The state of California fined 2 owners of the SF Burger King

The California Labor Commissioner’s Office has fined two San Francisco Burger King franchisees $2.2 million in wage theft cases, which will be paid to 230 former employees.

The decision comes after both Monu Singh and Harkiran Randhawa of Golden Gate Restaurant Group lost appeals of the $1.9 million fine issued in June of 2020 by the Labor Commissioner’s Office. The quote is now set at $2.2 million, which includes accrued interest.

The case originally started in 2019 when a group of Burger King employees at… Notorious location 1200 Market Street, in downtown San Francisco, “essentially quit the job,” according to Alex Campbell, senior staff attorney at the nonprofit law firm Legal Aid in Action. Campbell has worked on this issue since the beginning.

Through their attorneys, Colin Calvert of the law firm Fisher Phillips, Singh and Randawa denied any wrongdoing in an email to SFGATE.

Calvert wrote, “We intend to appeal and believe the verdict is not supported by the testimony and substantiated evidence.”

The former employees allege that Singh and Randhawa intentionally shortlisted at least six San Francisco Burger King restaurants under Golden Gate Restaurant Group ownership in an effort to cut costs. These practices allegedly created unsustainable working conditions for employees, according to the Labor Commissioner’s investigation, which has been reviewed by SFGATE.

The investigation found that this type of cost-cutting maneuver was not unique to 1200 Market Street.

“The violations in question were not isolated cases that were the result of the fault of rogue supervisors, but rather, based on evidence, an integral part of the method of operations initiated and/or known to both [owners]Read the decision of the Labor Commissioner’s Office.

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Employees working at Burger King locations owned by the Golden Gate Restaurant Group said they worked overtime without pay and worked through mandatory rest periods in accordance with California law. They also alleged that they often doubled as cashiers, cleaners, and other positions that did not belong to them, according to the investigation report.

One chef said she worked overtime because no one on staff qualified to prepare food safely. Other employees, such as Sonia Crisostomo, were reportedly required to arrive early and perform duties such as depositing money in the bank even after work was over.

Managers have also stated that they are under intense pressure from restaurateurs to deliver high sales figures while keeping labor costs low, according to the Office of the Labor Commissioner. Former manager Sandra Gutierrez told investigators she had a regular 10am-6pm shift, but often came in early and worked later “because there weren’t enough people to run the store,” according to the investigation report.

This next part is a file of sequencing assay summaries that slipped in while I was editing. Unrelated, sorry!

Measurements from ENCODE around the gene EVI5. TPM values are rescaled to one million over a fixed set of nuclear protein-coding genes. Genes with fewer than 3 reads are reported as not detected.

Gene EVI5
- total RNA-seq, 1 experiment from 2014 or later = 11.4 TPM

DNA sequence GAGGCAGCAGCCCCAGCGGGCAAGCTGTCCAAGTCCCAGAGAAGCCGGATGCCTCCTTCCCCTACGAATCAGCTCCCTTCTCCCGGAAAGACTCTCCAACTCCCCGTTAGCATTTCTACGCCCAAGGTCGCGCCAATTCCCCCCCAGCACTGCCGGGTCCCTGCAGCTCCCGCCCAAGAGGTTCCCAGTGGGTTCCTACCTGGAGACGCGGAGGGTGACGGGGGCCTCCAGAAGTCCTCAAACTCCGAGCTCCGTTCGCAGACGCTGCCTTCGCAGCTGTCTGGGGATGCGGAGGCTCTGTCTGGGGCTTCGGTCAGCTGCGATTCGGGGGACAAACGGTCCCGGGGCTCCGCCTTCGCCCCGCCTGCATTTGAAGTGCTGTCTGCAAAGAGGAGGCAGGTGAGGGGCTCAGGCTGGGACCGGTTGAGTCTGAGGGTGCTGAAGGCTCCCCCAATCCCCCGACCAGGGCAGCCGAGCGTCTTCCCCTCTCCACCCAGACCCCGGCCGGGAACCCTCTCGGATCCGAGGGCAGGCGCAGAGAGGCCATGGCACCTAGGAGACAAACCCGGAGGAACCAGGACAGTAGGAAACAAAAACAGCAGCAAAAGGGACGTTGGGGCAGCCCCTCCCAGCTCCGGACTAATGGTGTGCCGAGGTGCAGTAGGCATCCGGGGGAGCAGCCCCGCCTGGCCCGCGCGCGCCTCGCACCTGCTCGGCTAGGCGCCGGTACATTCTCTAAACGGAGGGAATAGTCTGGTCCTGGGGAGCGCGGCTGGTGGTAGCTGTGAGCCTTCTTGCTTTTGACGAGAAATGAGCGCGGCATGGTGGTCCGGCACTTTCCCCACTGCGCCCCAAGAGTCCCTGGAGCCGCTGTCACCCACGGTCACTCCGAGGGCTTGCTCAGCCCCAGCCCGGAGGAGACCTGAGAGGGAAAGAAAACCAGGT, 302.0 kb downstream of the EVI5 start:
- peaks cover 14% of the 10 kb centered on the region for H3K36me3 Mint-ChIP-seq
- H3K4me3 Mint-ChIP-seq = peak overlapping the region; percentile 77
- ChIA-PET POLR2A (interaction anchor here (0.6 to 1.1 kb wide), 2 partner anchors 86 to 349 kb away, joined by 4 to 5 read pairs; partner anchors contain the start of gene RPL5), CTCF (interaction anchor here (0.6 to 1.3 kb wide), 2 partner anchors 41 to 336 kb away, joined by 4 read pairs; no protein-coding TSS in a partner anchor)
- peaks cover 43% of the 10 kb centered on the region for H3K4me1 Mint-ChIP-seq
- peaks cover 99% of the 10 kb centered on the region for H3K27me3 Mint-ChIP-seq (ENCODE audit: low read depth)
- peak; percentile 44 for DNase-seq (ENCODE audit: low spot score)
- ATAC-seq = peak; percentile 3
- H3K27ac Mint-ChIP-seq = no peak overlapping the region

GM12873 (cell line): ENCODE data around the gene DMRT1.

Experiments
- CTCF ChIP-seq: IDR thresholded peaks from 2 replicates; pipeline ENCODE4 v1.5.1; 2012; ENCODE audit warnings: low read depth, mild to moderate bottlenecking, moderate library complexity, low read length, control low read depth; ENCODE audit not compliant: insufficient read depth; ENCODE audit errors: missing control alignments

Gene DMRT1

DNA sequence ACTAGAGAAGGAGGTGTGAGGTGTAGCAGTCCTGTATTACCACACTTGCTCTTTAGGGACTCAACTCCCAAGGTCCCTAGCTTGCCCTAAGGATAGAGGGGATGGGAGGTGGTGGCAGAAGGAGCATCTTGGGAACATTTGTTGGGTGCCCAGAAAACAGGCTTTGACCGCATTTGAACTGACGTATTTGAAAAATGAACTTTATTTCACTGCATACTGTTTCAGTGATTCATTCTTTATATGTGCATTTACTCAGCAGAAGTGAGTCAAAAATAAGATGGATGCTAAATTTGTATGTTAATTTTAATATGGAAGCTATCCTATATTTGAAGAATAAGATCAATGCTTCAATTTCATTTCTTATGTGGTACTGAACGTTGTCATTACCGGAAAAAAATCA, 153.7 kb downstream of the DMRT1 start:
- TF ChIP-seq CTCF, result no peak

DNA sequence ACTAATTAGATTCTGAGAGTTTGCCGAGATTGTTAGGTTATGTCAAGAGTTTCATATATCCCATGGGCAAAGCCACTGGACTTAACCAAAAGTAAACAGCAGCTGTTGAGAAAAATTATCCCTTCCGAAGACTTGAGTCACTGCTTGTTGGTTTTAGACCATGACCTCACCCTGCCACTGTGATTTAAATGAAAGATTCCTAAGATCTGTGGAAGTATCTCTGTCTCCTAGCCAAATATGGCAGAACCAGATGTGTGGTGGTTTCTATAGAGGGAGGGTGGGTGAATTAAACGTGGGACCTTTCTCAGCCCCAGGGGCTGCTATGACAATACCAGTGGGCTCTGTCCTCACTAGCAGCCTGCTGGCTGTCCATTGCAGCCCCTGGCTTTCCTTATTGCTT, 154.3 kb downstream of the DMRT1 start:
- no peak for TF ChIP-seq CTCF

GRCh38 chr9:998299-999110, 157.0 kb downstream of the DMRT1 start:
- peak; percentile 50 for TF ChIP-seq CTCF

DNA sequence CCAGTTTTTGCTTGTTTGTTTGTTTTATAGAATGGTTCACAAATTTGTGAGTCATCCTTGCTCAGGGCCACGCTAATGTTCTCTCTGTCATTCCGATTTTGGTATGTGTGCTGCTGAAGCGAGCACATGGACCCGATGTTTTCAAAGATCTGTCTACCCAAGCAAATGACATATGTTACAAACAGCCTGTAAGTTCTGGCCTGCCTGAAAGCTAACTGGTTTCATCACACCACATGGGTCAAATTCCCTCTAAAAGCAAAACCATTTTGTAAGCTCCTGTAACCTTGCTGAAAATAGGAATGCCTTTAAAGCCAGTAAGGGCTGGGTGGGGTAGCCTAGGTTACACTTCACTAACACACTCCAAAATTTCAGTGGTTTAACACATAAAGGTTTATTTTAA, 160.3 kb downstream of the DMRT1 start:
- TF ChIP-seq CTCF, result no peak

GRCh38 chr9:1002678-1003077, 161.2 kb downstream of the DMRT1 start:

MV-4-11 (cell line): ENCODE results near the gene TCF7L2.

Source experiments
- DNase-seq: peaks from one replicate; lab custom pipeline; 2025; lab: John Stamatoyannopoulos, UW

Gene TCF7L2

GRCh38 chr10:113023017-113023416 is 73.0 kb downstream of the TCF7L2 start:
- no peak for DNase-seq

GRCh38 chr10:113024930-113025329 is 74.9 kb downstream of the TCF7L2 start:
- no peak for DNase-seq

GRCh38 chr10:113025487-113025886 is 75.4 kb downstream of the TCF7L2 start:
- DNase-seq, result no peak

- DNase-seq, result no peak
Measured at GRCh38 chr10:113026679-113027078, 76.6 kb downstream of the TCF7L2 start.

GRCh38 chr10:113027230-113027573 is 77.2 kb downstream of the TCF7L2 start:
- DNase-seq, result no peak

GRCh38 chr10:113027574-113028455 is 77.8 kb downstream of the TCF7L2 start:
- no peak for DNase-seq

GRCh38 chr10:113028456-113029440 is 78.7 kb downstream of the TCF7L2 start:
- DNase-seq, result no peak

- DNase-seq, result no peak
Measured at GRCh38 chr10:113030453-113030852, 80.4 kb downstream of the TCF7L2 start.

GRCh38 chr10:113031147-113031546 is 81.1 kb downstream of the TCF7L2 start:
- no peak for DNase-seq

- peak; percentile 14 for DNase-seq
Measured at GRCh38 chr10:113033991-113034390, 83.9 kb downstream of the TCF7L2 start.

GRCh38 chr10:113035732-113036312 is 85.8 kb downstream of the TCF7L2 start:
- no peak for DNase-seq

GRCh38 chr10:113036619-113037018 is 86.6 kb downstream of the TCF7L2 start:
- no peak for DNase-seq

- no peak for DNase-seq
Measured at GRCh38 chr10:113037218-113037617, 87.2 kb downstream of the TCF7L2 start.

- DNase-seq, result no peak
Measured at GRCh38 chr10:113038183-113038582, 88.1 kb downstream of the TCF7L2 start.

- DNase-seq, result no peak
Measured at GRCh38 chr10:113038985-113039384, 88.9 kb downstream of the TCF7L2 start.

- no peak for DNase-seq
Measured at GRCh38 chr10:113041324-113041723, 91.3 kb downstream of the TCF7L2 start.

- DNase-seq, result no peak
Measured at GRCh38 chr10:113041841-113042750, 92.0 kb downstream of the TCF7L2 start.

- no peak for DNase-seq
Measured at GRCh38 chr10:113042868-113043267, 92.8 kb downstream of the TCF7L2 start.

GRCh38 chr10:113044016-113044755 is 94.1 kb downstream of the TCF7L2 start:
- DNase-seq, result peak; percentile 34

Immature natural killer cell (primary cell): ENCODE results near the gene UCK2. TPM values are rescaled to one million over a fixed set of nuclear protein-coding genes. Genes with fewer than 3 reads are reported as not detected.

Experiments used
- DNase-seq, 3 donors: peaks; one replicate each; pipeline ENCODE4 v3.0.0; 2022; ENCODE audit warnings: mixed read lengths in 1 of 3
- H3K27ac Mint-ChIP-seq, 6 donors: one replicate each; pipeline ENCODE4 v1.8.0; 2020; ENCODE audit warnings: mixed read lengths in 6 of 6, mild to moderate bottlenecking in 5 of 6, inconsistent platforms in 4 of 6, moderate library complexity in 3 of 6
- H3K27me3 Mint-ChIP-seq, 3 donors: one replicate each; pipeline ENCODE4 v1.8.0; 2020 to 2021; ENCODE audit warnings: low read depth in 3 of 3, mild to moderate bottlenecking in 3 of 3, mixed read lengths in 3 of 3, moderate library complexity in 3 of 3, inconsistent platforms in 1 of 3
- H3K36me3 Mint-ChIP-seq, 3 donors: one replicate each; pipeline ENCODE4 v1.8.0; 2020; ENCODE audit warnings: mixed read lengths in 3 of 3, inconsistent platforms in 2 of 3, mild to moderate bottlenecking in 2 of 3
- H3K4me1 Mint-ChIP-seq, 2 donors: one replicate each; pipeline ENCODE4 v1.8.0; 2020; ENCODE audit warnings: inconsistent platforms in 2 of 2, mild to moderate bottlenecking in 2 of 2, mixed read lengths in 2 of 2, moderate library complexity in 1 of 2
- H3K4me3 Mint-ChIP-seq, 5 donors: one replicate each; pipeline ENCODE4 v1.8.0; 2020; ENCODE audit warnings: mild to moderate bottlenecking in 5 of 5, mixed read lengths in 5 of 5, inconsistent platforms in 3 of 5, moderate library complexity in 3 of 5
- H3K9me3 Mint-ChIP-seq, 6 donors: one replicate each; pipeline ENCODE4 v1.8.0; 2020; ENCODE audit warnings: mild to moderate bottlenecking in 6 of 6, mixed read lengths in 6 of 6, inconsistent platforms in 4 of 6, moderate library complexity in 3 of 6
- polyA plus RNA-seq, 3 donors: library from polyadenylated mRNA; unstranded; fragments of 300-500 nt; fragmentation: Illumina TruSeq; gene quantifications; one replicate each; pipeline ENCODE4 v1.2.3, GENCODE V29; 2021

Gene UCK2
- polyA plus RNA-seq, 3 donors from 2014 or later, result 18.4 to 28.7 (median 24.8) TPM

Those extra hours were reportedly not logged, due to pressures to keep labor costs down.

The investigation also found that employees often get paid “10 days after the end of the fortnightly pay period”.

The California Labor Commissioner’s Office alleged that Singh and Randawa were aware of many complaints about labor shortages caused by staffing and management, but would not raise staffing levels “unless sales were higher”.

The investigation found that the owners were constantly changing employees’ timecards after the accident and attributed the changes to “system errors” in the computer or called “forgot to log in”.

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Other changes by the Golden Gate Restaurant Group included falsifying meal break forms to show that employees took a break when they had not, and that the time-recording software was set up in such a way as not to allow “too many” employees to work at the same time.

Two investigations by government agencies are looking at Singh and Randhawa, said Campbell, the senior staff attorney for Legal Aid in Action. Along with the investigation by the California Labor Commissioner’s Office, the city of San Francisco is reportedly investigating the Golden Gate Restaurant Group, though any conclusions from that investigation have yet to be made public, Campbell said.

Currently, former Burger King employees will not receive any of the citation money. As Singh and Randhawa plan to appeal this current decision, the next step in the process involves a higher court determining the final outcome. Singh and Randhawa could appeal each decision until it reaches the California Supreme Court, presumably.

“This may take some time before it is fully resolved,” Campbell said.

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